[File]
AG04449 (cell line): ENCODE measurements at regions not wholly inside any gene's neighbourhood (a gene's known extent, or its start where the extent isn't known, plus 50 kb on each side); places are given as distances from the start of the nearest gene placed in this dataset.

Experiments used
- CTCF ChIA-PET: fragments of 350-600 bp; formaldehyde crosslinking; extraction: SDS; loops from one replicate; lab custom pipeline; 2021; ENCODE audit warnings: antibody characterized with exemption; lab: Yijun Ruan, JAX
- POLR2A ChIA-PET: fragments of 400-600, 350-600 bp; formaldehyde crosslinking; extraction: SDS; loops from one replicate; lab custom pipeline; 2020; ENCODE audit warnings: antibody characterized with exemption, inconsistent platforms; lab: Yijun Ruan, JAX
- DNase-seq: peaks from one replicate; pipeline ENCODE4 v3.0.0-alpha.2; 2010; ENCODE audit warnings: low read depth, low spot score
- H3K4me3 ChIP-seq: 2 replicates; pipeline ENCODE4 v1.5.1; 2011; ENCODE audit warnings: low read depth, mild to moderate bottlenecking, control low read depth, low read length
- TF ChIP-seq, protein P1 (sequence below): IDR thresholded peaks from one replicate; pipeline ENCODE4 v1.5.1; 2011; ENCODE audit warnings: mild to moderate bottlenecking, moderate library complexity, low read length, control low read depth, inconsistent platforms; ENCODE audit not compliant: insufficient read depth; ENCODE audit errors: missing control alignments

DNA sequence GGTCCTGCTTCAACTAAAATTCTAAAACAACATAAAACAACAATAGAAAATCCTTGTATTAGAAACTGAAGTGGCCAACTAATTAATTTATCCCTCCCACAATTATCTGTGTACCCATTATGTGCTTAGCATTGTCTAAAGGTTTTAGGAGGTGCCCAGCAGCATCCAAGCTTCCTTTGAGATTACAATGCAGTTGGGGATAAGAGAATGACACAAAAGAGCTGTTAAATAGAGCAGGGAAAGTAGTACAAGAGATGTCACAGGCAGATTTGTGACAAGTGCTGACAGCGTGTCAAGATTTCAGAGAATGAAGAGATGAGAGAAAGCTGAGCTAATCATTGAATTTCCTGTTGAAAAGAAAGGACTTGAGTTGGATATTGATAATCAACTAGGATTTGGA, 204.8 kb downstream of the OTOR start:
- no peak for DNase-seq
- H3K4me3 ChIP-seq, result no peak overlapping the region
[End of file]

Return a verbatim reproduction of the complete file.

AG04449 (cell line): ENCODE measurements at regions not wholly inside any gene's neighbourhood (a gene's known extent, or its start where the extent isn't known, plus 50 kb on each side); places are given as distances from the start of the nearest gene placed in this dataset.

Experiments used
- CTCF ChIA-PET: fragments of 350-600 bp; formaldehyde crosslinking; extraction: SDS; loops from one replicate; lab custom pipeline; 2021; ENCODE audit warnings: antibody characterized with exemption; lab: Yijun Ruan, JAX
- POLR2A ChIA-PET: fragments of 400-600, 350-600 bp; formaldehyde crosslinking; extraction: SDS; loops from one replicate; lab custom pipeline; 2020; ENCODE audit warnings: antibody characterized with exemption, inconsistent platforms; lab: Yijun Ruan, JAX
- DNase-seq: peaks from one replicate; pipeline ENCODE4 v3.0.0-alpha.2; 2010; ENCODE audit warnings: low read depth, low spot score
- H3K4me3 ChIP-seq: 2 replicates; pipeline ENCODE4 v1.5.1; 2011; ENCODE audit warnings: low read depth, mild to moderate bottlenecking, control low read depth, low read length
- TF ChIP-seq, protein P1 (sequence below): IDR thresholded peaks from one replicate; pipeline ENCODE4 v1.5.1; 2011; ENCODE audit warnings: mild to moderate bottlenecking, moderate library complexity, low read length, control low read depth, inconsistent platforms; ENCODE audit not compliant: insufficient read depth; ENCODE audit errors: missing control alignments

DNA sequence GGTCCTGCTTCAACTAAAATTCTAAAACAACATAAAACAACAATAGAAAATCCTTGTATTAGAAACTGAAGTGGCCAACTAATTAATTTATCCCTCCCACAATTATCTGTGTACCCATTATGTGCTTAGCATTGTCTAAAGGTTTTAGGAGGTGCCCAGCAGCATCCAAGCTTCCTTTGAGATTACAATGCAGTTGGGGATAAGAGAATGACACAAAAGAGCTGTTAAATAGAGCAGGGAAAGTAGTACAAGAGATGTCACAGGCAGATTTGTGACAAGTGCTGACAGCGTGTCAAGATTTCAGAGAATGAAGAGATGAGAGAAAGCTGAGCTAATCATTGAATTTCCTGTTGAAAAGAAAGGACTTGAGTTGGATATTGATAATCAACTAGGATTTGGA, 204.8 kb downstream of the OTOR start:
- no peak for DNase-seq
- H3K4me3 ChIP-seq, result no peak overlapping the region